Now I still want to say something about my Ceres Gallery show. Despite the lack of sales it was terrific. At the opening a serious collector looked carefully at every piece and ALMOST bought one. Unfortunately I didn't get her card, and I can't find her on the web - she's from Miami.
Then there was a couple, older than I am, so close to the work I almost had to ask them to be careful. The man then talked to me a lot about the work, how much he liked it, and THEN tried to get his gallerist to take me into his upscale NY gallery. Well, it didn't manifest, but - somehow those experiences and several others registered as success.
I do want to be earning real money for my work, which looks like the real thing to me. It IS the real thing, just like Carl's music is. But barring that coming in a steady flow, appreciation from the right people goes a long way. It registers as support.
Sunday, June 7, 2009
Today Carl and I went to the open house of an artist down the street. I've been eager to see her house and work, because the best outdoor sculpture in our part of Takoma Park is in her yard - a beautiful bottle tree. Her work is lovely and full of feeling - also full of Black musicians and funky Baltimore scenes, all done in a Grandma Moses kind of technique/aesthetic. Kristen Helberg is her name. Carl met a bass player there who remembered him from 20 years ago. This guy remembers EVERYthing! including everyone he's ever met it seems - at least musicians he's met. They talked a lot while I poked around and talked to even more artists who aren't doing much art. No wonder I was feeling so down and disoriented when we came home!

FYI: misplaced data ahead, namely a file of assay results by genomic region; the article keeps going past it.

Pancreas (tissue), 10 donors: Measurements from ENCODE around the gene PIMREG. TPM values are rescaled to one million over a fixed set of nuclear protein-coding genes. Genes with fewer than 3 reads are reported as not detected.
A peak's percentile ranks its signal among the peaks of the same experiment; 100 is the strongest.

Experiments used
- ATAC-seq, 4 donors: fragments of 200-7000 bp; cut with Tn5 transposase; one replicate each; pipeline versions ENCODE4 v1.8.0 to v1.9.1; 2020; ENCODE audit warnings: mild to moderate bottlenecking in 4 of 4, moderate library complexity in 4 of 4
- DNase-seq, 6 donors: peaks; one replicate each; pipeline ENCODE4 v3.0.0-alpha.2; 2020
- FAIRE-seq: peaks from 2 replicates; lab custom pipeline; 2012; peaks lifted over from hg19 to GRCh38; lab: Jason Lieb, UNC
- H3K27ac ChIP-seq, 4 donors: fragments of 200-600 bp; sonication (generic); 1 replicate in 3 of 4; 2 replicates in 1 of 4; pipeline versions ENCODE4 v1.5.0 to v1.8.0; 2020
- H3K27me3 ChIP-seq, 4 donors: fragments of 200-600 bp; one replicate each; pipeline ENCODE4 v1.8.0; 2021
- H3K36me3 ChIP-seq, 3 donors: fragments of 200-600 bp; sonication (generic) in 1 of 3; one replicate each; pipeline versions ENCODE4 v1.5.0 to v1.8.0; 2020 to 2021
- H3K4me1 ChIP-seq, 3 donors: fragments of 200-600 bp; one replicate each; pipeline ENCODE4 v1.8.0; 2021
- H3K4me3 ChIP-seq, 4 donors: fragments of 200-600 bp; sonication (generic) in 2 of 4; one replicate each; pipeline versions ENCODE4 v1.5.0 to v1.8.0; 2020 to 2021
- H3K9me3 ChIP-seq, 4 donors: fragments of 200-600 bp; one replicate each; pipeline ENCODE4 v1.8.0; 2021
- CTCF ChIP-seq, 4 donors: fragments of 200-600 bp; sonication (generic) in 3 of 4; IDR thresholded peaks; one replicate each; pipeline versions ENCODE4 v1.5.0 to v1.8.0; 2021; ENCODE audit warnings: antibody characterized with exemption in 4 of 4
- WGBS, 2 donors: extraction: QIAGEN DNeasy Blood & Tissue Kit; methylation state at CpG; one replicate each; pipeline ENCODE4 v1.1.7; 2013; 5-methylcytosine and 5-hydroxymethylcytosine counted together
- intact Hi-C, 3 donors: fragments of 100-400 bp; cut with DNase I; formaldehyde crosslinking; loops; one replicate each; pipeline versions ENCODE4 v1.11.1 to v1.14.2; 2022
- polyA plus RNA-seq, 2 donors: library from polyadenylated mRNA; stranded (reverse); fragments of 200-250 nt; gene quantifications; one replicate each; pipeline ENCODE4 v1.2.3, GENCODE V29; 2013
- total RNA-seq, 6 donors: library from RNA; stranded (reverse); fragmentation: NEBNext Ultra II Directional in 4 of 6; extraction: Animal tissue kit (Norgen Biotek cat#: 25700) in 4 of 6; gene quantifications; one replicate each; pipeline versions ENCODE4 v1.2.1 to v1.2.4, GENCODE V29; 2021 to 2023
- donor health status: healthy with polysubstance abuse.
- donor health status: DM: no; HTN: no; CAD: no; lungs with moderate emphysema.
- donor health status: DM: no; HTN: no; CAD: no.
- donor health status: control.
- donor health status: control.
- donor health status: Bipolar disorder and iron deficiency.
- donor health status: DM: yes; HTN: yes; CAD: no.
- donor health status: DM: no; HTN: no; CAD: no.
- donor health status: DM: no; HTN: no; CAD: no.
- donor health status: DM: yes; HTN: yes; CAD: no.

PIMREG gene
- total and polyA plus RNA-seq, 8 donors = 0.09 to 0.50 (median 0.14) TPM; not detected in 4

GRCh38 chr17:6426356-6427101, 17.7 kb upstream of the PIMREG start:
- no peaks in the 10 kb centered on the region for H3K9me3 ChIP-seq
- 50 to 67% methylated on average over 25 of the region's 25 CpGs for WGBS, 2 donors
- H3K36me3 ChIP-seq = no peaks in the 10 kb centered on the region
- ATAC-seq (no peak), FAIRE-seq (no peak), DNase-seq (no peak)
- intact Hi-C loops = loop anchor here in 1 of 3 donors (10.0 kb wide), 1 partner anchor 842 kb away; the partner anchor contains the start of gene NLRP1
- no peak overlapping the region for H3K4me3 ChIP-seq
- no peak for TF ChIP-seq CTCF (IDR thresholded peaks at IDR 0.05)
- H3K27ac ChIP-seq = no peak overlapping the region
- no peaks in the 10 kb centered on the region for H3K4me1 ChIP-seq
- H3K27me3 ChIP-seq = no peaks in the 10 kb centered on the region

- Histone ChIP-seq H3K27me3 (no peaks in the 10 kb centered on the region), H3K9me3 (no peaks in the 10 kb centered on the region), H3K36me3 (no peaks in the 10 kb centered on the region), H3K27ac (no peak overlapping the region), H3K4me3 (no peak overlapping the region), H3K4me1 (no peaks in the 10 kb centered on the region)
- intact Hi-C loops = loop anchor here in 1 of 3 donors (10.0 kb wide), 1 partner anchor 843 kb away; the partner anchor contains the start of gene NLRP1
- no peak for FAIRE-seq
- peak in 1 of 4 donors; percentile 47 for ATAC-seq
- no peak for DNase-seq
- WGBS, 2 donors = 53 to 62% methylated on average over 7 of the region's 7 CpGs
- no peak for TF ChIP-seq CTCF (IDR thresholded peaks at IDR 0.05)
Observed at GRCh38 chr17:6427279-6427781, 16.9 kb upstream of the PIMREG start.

Monday, June 1, 2009
The Washington DC area has its own way not supporting arts people who live here. We are peripheral to politics, marginal in general.
I hate how people repress their own, and others', creativity. I don't think it really helps the overall energy of the world.
Sunday, May 31, 2009
Saturday, May 30, 2009
I showed an encaustic piece during the art share time - I'm feeling so good about the recent work, it'd be a great time to pitch it in other places. Finding those is my challenge.
Tomorrow I am leading a workshop called "Artists Liberation for Everyone." The idea is to get support of the artists for each other, and to teach others to be allies/supporters of the artists in their lives. Sounds good, doesn't it.
Now that I have a blog (thanks to Bonnie Macallister who told us at the networking day how to just go ahead and do it (!) and to my husband who had been nudging me previously) I want to write everything at once. I want to write about my show at Ceres Gallery but will wait until another day.